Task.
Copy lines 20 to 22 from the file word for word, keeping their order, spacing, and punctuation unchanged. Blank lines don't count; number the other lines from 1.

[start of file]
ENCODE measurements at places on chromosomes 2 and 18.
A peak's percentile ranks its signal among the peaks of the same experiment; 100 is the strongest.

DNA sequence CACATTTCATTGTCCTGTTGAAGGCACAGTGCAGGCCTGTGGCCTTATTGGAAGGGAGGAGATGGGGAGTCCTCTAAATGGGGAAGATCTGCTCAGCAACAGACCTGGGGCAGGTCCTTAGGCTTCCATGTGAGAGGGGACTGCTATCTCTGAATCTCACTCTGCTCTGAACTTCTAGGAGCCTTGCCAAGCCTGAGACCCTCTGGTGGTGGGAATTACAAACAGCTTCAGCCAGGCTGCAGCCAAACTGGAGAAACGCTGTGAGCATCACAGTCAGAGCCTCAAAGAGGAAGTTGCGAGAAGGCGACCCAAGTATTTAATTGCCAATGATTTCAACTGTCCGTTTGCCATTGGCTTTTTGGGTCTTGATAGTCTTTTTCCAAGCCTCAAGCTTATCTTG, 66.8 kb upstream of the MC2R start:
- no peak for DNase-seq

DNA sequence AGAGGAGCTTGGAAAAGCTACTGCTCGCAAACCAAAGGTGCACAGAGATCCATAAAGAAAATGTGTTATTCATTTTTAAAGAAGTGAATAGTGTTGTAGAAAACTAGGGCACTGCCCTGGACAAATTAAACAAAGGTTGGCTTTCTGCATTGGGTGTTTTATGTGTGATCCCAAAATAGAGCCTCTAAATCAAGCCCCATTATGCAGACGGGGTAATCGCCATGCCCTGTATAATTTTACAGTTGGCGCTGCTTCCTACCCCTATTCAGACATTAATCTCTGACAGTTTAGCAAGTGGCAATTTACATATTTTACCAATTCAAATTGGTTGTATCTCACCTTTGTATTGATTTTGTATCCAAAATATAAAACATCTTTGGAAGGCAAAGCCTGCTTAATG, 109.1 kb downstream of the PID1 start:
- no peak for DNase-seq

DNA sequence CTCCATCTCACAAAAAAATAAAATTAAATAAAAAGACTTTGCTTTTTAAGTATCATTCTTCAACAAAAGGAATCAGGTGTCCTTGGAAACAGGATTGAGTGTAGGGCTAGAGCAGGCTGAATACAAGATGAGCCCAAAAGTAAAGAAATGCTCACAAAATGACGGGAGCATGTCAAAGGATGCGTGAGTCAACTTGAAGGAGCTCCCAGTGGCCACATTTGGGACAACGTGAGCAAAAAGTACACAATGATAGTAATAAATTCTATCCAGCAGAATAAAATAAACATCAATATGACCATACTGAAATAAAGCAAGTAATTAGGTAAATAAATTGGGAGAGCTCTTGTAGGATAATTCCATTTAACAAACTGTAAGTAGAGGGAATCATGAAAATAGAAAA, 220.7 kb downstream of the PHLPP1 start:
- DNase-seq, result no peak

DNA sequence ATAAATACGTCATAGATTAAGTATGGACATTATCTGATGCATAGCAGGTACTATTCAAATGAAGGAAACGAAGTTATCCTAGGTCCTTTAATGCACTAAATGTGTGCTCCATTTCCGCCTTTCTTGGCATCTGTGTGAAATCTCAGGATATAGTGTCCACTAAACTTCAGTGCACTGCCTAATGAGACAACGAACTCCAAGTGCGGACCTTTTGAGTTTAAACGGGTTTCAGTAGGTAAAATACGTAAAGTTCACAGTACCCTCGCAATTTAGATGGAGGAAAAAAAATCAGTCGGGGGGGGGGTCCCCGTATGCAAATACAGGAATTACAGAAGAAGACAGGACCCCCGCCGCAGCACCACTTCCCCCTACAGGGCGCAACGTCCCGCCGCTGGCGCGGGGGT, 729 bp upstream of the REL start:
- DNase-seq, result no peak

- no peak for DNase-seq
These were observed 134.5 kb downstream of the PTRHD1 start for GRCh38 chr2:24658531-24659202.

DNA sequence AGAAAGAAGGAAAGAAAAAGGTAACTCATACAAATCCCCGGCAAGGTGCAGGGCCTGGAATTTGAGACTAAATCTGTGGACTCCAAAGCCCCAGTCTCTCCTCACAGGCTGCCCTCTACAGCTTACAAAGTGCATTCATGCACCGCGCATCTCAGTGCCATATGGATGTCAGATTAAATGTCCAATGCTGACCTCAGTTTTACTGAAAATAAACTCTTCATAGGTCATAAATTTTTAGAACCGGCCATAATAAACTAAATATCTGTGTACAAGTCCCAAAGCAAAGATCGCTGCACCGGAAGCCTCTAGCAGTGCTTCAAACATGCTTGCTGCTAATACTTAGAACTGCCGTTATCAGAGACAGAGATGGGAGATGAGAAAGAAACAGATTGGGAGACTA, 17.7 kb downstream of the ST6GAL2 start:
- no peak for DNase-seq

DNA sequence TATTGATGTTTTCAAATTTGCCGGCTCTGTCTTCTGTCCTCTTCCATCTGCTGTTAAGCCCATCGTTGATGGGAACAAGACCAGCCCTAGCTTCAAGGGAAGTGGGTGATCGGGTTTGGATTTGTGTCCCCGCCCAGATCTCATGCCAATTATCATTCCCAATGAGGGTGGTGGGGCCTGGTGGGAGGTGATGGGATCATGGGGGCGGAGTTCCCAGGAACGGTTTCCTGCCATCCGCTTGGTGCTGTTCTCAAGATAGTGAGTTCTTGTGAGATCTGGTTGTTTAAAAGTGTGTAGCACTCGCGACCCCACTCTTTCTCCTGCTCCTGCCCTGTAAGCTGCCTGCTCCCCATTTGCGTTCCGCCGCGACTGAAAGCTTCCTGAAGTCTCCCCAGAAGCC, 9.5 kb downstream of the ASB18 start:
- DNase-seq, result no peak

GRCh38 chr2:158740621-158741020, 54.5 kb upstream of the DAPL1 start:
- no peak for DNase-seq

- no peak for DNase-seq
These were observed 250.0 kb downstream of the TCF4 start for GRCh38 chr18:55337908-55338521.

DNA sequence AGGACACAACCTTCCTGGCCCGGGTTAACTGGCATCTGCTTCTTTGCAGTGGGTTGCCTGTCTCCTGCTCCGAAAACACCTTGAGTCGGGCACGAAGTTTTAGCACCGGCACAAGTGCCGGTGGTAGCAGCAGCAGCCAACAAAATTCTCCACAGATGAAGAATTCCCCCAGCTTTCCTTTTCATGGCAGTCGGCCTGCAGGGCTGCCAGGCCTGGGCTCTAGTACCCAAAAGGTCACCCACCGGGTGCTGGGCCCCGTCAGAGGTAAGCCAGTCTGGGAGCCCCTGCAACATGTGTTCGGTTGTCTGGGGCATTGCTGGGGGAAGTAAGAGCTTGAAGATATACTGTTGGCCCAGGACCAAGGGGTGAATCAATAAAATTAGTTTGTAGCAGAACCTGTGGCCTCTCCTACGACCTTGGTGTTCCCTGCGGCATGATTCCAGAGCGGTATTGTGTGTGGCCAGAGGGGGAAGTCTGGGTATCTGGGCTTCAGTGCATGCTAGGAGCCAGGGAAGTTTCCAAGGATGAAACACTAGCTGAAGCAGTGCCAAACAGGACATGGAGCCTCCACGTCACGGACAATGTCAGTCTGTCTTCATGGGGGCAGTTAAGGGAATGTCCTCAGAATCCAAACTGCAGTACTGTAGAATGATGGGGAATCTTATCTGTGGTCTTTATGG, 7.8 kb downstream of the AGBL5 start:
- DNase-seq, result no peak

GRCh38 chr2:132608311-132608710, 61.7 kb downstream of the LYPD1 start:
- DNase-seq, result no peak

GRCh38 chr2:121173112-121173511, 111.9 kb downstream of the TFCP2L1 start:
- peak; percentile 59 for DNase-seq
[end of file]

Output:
These were observed 250.0 kb downstream of the TCF4 start for GRCh38 chr18:55337908-55338521.

DNA sequence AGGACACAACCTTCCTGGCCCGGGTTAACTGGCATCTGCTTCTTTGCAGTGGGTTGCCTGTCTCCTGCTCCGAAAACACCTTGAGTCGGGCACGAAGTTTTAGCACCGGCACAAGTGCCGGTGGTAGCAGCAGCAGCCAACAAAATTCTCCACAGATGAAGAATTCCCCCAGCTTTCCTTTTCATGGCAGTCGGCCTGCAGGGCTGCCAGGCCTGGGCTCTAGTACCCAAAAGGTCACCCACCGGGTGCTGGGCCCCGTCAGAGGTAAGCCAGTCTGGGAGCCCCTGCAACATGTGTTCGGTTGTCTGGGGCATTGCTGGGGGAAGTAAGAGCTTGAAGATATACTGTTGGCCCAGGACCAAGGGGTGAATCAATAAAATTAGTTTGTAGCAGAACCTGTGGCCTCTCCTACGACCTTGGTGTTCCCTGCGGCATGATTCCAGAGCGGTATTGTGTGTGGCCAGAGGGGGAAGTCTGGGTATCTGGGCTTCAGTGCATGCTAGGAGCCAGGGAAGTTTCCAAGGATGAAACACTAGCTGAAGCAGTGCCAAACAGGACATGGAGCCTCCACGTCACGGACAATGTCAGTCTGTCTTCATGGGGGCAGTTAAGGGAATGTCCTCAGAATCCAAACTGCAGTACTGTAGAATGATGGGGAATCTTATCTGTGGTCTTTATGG, 7.8 kb downstream of the AGBL5 start:
- DNase-seq, result no peak